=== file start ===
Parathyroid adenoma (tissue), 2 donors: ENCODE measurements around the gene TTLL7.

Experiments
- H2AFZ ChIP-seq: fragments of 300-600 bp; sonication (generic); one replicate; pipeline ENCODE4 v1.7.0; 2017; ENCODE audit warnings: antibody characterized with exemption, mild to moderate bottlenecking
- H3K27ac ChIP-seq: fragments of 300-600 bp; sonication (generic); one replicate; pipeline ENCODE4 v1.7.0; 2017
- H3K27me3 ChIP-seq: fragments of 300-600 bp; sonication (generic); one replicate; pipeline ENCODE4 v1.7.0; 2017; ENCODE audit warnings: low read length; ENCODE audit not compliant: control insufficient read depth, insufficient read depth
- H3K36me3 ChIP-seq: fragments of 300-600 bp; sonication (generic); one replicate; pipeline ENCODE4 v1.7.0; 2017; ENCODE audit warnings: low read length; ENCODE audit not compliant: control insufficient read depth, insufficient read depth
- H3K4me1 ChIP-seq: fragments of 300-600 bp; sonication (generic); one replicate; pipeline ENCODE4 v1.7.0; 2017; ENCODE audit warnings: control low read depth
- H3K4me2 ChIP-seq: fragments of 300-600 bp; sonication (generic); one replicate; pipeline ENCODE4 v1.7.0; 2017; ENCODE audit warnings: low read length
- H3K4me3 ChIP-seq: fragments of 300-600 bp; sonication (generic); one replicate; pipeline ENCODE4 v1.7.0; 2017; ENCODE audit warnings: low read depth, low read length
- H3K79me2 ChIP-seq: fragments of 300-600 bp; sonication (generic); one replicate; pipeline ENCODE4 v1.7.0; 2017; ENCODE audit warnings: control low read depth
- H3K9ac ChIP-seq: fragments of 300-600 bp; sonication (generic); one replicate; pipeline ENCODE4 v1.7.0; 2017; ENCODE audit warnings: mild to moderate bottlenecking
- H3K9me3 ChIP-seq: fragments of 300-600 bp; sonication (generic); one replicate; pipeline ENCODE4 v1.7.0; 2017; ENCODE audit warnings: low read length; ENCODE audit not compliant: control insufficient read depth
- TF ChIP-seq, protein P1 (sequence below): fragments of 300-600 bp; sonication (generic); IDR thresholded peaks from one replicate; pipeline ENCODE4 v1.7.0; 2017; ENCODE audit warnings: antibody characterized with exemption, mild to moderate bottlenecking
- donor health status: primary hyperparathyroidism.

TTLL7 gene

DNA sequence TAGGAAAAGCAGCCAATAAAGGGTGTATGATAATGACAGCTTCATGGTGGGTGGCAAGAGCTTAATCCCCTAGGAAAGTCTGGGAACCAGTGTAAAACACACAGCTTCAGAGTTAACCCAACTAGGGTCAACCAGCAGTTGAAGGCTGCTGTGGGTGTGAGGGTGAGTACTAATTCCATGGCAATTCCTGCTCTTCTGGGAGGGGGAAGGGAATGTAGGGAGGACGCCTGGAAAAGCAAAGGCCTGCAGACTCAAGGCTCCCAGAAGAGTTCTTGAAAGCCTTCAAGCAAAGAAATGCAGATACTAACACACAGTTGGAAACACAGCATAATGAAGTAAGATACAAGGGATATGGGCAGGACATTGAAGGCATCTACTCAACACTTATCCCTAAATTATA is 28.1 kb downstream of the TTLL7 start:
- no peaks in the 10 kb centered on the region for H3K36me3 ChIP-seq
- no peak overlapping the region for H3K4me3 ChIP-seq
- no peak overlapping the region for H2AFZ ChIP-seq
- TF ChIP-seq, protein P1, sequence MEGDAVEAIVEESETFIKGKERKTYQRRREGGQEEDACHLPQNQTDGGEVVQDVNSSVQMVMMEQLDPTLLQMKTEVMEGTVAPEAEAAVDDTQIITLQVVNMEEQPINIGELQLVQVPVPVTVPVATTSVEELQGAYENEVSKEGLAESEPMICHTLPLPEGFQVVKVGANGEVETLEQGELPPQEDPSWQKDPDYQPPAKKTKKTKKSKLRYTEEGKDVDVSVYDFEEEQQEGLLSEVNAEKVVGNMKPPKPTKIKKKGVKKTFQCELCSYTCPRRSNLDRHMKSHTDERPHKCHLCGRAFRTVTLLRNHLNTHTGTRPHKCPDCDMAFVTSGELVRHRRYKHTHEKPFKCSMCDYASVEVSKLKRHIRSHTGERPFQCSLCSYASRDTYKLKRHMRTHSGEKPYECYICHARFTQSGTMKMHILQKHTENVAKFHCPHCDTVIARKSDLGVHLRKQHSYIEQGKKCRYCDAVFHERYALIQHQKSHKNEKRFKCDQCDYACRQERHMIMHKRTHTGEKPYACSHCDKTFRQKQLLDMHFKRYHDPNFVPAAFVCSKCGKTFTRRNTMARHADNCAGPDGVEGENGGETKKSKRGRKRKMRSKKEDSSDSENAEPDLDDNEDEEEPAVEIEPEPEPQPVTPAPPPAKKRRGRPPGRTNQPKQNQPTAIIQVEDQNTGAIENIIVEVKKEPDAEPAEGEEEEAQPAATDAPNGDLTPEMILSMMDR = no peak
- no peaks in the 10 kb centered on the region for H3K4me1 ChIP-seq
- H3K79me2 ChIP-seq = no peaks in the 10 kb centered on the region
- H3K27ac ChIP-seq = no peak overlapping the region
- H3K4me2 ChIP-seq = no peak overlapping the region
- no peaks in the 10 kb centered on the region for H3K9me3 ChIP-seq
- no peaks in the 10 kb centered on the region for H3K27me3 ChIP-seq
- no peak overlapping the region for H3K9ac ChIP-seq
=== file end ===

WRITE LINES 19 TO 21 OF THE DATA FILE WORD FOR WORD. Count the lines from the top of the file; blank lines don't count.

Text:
- no peak overlapping the region for H2AFZ ChIP-seq
- TF ChIP-seq, protein P1, sequence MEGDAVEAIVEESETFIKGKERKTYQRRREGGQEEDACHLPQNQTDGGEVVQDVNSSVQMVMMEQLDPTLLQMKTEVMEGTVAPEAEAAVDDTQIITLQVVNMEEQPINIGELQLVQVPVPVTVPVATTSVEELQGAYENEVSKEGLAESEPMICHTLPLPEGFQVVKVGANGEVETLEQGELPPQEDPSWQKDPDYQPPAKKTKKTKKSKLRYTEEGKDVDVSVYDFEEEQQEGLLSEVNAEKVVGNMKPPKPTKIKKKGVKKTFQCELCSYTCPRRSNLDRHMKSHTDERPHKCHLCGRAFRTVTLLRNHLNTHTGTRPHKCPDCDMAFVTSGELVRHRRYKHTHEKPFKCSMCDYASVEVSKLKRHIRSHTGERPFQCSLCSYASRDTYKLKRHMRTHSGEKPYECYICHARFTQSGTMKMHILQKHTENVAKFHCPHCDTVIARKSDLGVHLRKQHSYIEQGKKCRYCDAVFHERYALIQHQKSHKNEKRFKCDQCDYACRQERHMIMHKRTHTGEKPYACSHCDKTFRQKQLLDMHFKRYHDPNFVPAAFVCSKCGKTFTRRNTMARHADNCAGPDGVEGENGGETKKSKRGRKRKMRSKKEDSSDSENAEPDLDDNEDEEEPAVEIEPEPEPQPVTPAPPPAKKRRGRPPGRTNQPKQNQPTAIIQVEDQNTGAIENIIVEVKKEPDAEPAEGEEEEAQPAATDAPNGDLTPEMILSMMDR = no peak
- no peaks in the 10 kb centered on the region for H3K4me1 ChIP-seq